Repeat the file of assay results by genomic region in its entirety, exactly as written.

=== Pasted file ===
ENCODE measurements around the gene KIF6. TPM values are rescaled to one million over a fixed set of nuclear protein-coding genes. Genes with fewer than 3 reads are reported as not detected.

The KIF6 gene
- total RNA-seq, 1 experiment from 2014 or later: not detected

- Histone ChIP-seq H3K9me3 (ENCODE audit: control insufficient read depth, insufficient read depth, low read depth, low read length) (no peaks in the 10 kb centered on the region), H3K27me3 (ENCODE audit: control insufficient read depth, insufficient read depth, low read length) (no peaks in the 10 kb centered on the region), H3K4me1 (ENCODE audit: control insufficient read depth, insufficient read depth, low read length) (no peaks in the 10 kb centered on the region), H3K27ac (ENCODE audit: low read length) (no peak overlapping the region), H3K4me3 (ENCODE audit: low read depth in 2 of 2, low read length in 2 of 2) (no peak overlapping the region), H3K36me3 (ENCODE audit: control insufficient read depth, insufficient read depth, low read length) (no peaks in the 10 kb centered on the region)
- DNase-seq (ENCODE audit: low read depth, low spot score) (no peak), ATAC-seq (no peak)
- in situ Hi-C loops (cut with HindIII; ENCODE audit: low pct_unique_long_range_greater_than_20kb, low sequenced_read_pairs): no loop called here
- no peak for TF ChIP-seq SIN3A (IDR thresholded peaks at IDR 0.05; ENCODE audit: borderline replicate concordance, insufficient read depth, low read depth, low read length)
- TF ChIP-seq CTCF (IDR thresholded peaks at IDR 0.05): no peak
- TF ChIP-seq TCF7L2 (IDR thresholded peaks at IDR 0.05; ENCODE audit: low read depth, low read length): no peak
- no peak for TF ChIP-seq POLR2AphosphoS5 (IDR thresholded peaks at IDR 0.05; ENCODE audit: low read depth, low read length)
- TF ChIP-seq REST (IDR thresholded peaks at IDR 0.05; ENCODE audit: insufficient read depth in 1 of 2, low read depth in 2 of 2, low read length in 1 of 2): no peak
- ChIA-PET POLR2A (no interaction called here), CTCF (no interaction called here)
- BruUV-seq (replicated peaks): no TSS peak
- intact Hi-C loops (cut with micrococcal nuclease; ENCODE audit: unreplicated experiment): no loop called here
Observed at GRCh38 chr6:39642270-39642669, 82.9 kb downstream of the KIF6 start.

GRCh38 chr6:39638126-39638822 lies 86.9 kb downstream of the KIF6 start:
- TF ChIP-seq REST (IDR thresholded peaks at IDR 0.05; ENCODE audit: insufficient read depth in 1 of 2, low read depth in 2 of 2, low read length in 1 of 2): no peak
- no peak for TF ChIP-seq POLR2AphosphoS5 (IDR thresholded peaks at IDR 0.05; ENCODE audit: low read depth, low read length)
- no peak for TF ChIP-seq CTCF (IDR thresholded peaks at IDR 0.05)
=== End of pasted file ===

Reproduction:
ENCODE measurements around the gene KIF6. TPM values are rescaled to one million over a fixed set of nuclear protein-coding genes. Genes with fewer than 3 reads are reported as not detected.

The KIF6 gene
- total RNA-seq, 1 experiment from 2014 or later: not detected

- Histone ChIP-seq H3K9me3 (ENCODE audit: control insufficient read depth, insufficient read depth, low read depth, low read length) (no peaks in the 10 kb centered on the region), H3K27me3 (ENCODE audit: control insufficient read depth, insufficient read depth, low read length) (no peaks in the 10 kb centered on the region), H3K4me1 (ENCODE audit: control insufficient read depth, insufficient read depth, low read length) (no peaks in the 10 kb centered on the region), H3K27ac (ENCODE audit: low read length) (no peak overlapping the region), H3K4me3 (ENCODE audit: low read depth in 2 of 2, low read length in 2 of 2) (no peak overlapping the region), H3K36me3 (ENCODE audit: control insufficient read depth, insufficient read depth, low read length) (no peaks in the 10 kb centered on the region)
- DNase-seq (ENCODE audit: low read depth, low spot score) (no peak), ATAC-seq (no peak)
- in situ Hi-C loops (cut with HindIII; ENCODE audit: low pct_unique_long_range_greater_than_20kb, low sequenced_read_pairs): no loop called here
- no peak for TF ChIP-seq SIN3A (IDR thresholded peaks at IDR 0.05; ENCODE audit: borderline replicate concordance, insufficient read depth, low read depth, low read length)
- TF ChIP-seq CTCF (IDR thresholded peaks at IDR 0.05): no peak
- TF ChIP-seq TCF7L2 (IDR thresholded peaks at IDR 0.05; ENCODE audit: low read depth, low read length): no peak
- no peak for TF ChIP-seq POLR2AphosphoS5 (IDR thresholded peaks at IDR 0.05; ENCODE audit: low read depth, low read length)
- TF ChIP-seq REST (IDR thresholded peaks at IDR 0.05; ENCODE audit: insufficient read depth in 1 of 2, low read depth in 2 of 2, low read length in 1 of 2): no peak
- ChIA-PET POLR2A (no interaction called here), CTCF (no interaction called here)
- BruUV-seq (replicated peaks): no TSS peak
- intact Hi-C loops (cut with micrococcal nuclease; ENCODE audit: unreplicated experiment): no loop called here
Observed at GRCh38 chr6:39642270-39642669, 82.9 kb downstream of the KIF6 start.

GRCh38 chr6:39638126-39638822 lies 86.9 kb downstream of the KIF6 start:
- TF ChIP-seq REST (IDR thresholded peaks at IDR 0.05; ENCODE audit: insufficient read depth in 1 of 2, low read depth in 2 of 2, low read length in 1 of 2): no peak
- no peak for TF ChIP-seq POLR2AphosphoS5 (IDR thresholded peaks at IDR 0.05; ENCODE audit: low read depth, low read length)
- no peak for TF ChIP-seq CTCF (IDR thresholded peaks at IDR 0.05)